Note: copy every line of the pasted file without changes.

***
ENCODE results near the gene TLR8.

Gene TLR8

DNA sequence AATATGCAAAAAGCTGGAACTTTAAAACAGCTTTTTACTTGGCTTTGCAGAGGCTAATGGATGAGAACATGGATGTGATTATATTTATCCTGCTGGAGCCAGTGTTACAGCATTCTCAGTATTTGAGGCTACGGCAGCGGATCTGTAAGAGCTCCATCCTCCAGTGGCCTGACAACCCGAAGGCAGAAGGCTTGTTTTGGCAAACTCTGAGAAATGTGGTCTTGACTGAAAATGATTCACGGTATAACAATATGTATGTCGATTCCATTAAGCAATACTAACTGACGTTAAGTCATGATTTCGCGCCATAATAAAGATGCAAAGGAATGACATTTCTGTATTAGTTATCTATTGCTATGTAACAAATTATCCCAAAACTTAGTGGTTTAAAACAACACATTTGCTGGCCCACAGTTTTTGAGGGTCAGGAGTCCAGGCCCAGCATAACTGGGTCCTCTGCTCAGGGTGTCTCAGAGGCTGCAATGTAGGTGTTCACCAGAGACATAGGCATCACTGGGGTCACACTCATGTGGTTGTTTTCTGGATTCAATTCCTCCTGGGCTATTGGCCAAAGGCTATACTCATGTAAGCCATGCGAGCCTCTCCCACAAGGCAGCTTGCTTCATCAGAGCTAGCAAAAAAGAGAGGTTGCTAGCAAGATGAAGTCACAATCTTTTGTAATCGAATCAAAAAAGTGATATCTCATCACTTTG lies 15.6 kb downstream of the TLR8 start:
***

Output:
ENCODE results near the gene TLR8.

Gene TLR8

DNA sequence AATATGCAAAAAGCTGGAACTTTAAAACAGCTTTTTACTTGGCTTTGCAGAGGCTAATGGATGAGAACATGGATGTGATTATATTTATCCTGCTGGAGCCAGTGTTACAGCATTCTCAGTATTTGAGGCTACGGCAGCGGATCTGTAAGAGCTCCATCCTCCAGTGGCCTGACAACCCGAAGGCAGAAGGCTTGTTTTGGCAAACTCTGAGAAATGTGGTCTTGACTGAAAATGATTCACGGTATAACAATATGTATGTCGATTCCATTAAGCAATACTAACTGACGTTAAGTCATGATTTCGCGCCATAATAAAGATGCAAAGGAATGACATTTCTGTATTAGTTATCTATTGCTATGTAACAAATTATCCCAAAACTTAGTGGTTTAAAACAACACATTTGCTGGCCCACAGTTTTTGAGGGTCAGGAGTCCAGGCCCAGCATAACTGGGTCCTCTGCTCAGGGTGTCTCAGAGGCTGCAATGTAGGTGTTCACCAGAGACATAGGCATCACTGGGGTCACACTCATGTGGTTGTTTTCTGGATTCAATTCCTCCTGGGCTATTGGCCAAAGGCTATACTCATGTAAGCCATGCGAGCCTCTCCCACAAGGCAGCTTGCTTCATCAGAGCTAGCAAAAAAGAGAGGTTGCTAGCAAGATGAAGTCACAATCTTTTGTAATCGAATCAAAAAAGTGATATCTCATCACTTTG lies 15.6 kb downstream of the TLR8 start: